From Manchester’s Piccadilly Gardens to the streets of Stockport, each iconic sculpture captures the history, culture and brave and brilliant people at the heart of towns across Greater Manchester. Cultural education charity Art UK have also given us a hand on the hunt for the iconic monuments and lesser-known gems sitting in local gardens, streets and squares across the city region.
Abraham Lincoln statue
It may seem unusual for Manchester to have a statue of Abraham Lincoln, as there are no obvious links to the 16th president of the United States. But in fact, Manchester was a very important ally to Abraham Lincoln’s Union during the American Civil War. The statue sculpted by George Grey Bernard after the First World War is a reminder of the historic link between the US Civil War and Victorian Manchester. Its location is not really befitting for one of the most iconic figures in American history; the square is terminally quiet and surrounded by dull office blocks.
Brazennose Street, Manchester
Robert Owen statue
The statue of Robert Owen, one of the fathers of the co-operative movement, stands appropriately outside the Cooperative Bank Headquarters on Corporation Street. Manchester’s statue of Robert Owen is a copy of one erected in Owen’s birthplace, Newtown in 1956. This was designed by Gilbert Bayes and completed by W. E. King.
Balloon Street, Manchester
Queen Victoria statue
An over-life-size bronze statue of Queen Victoria seated on a large throne. She is wearing a lace dress with the Order of Garter. Under the coronet is a veil. A sceptre is held in the right hand, an orb in the left. Above the Queen’s head is the royal coat of arms. In the space between the mouldings at the top of the throne is a bronze figure of St George fighting the dragon. On the rear of the surround, positioned in a recess and decorated in blue mosaic tiles, is a bronze sculpture of a female figure, representing Motherhood.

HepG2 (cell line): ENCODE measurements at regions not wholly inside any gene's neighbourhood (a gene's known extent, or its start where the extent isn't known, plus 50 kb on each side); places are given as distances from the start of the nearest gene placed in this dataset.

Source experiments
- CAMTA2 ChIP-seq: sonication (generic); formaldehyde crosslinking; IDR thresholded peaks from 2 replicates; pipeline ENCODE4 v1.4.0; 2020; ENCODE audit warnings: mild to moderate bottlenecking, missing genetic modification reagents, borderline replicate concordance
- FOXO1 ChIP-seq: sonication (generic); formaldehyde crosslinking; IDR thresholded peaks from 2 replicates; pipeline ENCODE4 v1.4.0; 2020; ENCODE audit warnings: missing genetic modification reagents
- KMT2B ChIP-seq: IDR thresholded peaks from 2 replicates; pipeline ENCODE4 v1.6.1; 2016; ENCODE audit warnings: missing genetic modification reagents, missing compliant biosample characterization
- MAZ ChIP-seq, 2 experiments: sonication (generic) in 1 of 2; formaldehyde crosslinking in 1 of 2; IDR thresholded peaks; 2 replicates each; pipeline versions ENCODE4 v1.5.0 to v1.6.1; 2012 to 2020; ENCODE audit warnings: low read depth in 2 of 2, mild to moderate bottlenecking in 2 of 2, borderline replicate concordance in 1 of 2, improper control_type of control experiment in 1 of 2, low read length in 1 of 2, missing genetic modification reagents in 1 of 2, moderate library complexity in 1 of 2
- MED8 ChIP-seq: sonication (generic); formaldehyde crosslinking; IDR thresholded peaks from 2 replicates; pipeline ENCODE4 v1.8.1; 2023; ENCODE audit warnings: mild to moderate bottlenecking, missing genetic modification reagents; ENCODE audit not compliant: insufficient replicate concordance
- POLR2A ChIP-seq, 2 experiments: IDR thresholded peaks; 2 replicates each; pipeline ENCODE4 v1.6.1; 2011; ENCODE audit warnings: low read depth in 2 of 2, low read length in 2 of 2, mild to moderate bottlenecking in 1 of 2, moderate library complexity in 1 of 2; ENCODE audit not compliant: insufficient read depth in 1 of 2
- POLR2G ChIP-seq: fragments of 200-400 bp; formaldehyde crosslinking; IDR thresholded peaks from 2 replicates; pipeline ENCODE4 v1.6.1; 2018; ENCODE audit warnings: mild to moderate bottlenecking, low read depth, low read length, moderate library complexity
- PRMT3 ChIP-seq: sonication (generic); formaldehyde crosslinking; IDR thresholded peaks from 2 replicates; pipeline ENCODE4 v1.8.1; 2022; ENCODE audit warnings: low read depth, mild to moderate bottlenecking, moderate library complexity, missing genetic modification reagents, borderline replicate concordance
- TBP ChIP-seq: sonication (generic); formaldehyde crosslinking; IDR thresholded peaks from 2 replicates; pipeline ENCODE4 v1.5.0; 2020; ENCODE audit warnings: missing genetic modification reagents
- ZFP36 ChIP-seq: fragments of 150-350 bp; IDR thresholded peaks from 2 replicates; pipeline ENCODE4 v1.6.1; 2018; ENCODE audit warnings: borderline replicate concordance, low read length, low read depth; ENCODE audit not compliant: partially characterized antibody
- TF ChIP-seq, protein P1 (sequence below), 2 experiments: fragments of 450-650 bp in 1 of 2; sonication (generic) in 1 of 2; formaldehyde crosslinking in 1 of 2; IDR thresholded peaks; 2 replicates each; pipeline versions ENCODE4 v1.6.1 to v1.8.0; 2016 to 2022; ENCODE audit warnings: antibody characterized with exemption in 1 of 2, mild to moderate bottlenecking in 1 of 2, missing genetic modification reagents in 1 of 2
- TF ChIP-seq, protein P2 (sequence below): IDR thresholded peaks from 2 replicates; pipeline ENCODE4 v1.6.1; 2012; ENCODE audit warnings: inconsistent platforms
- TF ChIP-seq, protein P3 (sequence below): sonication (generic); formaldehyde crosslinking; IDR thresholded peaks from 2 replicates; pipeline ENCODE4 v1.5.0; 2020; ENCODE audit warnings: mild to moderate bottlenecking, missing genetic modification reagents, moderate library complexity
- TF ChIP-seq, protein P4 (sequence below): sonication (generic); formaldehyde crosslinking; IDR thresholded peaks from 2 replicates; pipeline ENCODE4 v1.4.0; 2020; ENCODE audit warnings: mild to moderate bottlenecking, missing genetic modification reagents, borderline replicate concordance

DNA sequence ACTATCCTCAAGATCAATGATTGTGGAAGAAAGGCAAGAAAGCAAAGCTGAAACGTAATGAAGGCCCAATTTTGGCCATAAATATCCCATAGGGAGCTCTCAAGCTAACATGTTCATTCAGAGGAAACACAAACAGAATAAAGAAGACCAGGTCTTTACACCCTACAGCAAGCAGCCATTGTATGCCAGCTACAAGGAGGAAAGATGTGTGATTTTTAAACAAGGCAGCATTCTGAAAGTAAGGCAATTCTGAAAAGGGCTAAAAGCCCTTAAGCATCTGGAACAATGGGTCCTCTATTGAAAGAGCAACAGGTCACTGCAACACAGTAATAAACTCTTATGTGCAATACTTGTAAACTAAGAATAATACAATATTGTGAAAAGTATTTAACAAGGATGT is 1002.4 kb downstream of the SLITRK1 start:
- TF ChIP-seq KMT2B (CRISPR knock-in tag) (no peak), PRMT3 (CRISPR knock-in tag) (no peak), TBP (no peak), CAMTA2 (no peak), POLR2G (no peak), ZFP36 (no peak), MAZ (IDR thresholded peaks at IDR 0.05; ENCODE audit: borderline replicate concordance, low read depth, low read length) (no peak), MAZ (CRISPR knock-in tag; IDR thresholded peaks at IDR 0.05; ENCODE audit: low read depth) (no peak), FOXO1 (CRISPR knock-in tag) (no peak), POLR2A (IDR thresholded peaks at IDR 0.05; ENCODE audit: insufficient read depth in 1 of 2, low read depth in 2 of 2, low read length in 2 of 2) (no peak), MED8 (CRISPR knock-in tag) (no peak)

‘Our Emmeline’ Pankhurst statue
A hundred years after the first women in the UK voted in a general election, a statue of Emmeline Pankhurst by award-winning figurative sculptor Hazel Reeves was unveiled in St Peter’s Square. Our Emmeline is the first statue of a woman in Manchester since that of Queen Victoria was unveiled in Piccadilly Gardens in 1901.
St Peter’s Square, Manchester
Victory over Blindness statue
The Victory over Blindness statue in front of Piccadilly Station depicts seven First World War ex-servicemen supporting each other and commemorates the returning veterans who lost their sight in the Great War. They are now set upon the path to rebuilding their lives after the conflict.
Piccadilly Station, Manchester
Duke of Wellington statue (1769–1852)
An over-life-size bronze statue of Wellington surmounting large grey granite stepped pedestal at the corners of which are four seated symbolic figures. Wellington, dressed in a military frock coat with military decoration, is depicted speaking in the House of Lords. A pile of Wellington’s published military despatches is placed behind his right foot. At the front of the pedestal are the figure of Minerva, representing wisdom, and the helmeted figure of Mars, sword in hand, exemplifying valour.
South African War Memorial
Hamo Thornycroft’s The Last Shot stood recognises those who lost their lives during the Boer War in South Africa between 1899 and 1902.
St Ann’s Square, Manchester
Mahatma Gandhi statue
A 9ft high bronze statue by renowned Indian artist Ram V Sutar was erected to mark the 150th anniversary of Gandhi’s birth. Shrimad Rajchandra Mission Dharampur (SRMD), a worldwide spiritual movement headquartered in India, is behind the initiative, which is supported by Manchester Cathedral, Manchester City Council, Manchester India Partnership and the High Commission of India. Gandhi visited Manchester in 1931.
The Chopin Memorial Monument
Frederic Chopin was a Polish composer and pianist who was recognised worldwide as a leading musician of his era. His monument is a symbol of friendship between Poland and the UK. Designed by Polish sculptor Robert Sobocinski, it depicts the musician seated at his piano gazing across to his muse Baroness Aurore Lucile Dupon. If you look closely you will see an eagle – the symbol of Poland – carved into the wood.
John Bright statue
John Bright was a Radical and Liberal statesman who was born in Rochdale in 1811. He sat in the House of Commons from 1843 to 1889 where he promoted free trade, electoral reform, and religious freedom.
Albert Square, Manchester